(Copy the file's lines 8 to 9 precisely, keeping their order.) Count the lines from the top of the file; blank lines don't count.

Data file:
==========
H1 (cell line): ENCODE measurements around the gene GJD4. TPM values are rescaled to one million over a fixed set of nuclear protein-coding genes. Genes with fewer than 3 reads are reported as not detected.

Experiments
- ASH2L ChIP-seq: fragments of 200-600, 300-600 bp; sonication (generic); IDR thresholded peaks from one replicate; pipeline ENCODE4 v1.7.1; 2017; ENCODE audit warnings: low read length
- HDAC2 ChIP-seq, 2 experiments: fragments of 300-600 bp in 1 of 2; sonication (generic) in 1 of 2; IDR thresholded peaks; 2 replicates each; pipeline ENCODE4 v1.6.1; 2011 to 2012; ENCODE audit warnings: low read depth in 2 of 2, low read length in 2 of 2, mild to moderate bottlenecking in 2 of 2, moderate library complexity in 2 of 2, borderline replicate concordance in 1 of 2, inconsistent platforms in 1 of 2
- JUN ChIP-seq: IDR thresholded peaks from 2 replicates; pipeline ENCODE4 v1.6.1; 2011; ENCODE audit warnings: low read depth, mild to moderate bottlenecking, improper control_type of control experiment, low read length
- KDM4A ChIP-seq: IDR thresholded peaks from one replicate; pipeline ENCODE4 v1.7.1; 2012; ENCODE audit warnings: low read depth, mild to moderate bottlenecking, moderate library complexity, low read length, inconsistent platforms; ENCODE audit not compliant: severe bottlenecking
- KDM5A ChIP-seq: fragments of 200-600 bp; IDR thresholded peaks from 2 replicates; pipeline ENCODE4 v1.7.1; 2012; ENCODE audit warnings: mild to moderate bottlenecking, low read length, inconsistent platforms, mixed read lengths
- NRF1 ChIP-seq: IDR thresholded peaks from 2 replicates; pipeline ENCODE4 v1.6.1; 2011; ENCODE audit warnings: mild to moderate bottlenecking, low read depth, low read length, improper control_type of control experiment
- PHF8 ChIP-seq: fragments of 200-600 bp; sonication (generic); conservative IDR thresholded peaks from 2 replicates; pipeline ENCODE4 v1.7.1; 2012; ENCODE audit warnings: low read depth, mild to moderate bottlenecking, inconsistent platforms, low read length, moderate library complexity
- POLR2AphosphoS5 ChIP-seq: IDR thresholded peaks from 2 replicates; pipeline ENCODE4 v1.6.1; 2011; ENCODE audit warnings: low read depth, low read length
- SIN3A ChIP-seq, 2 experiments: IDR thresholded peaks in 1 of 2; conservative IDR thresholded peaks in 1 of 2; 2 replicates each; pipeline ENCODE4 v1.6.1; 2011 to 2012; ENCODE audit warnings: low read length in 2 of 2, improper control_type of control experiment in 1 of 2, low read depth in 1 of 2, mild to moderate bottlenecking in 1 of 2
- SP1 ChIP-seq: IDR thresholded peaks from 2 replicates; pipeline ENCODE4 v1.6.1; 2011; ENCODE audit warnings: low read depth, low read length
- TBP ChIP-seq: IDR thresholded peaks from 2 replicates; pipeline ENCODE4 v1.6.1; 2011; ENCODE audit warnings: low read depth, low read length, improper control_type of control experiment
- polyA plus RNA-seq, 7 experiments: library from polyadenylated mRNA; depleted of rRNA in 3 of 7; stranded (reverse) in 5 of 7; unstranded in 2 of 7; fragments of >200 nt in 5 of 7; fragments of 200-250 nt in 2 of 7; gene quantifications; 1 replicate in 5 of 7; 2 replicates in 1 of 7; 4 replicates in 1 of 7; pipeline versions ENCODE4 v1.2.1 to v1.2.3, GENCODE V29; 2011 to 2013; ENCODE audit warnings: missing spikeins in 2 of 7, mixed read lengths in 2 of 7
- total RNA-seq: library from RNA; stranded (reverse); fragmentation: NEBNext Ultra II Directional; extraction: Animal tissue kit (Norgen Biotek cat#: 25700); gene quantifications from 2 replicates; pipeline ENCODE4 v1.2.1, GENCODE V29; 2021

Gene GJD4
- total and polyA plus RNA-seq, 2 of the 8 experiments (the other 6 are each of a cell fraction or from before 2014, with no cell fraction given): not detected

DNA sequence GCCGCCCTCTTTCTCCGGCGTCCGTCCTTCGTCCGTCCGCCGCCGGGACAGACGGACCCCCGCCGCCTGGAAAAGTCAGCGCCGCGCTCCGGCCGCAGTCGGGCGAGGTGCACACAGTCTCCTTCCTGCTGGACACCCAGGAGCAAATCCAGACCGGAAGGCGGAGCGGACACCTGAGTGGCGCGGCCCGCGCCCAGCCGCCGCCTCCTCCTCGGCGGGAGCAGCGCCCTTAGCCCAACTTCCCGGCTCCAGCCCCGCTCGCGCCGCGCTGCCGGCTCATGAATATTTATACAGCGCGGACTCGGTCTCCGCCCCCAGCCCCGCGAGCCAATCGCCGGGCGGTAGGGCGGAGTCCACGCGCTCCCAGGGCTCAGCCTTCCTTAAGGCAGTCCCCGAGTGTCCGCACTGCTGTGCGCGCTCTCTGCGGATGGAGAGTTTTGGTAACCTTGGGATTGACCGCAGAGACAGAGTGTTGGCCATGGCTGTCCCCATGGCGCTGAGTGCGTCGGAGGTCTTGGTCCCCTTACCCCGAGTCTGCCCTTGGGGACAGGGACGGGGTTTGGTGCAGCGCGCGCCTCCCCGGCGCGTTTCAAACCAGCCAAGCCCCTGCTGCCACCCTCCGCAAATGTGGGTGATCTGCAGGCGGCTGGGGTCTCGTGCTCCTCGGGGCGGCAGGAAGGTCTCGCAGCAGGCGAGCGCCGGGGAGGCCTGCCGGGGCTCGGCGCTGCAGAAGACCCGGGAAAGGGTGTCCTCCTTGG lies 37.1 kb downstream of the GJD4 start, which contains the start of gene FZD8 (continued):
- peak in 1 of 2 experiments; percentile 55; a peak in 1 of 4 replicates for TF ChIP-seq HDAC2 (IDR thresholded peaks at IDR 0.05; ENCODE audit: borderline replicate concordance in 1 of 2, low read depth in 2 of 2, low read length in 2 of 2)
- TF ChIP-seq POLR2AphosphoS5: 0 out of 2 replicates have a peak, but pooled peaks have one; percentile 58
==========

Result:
- NRF1 ChIP-seq: IDR thresholded peaks from 2 replicates; pipeline ENCODE4 v1.6.1; 2011; ENCODE audit warnings: mild to moderate bottlenecking, low read depth, low read length, improper control_type of control experiment
- PHF8 ChIP-seq: fragments of 200-600 bp; sonication (generic); conservative IDR thresholded peaks from 2 replicates; pipeline ENCODE4 v1.7.1; 2012; ENCODE audit warnings: low read depth, mild to moderate bottlenecking, inconsistent platforms, low read length, moderate library complexity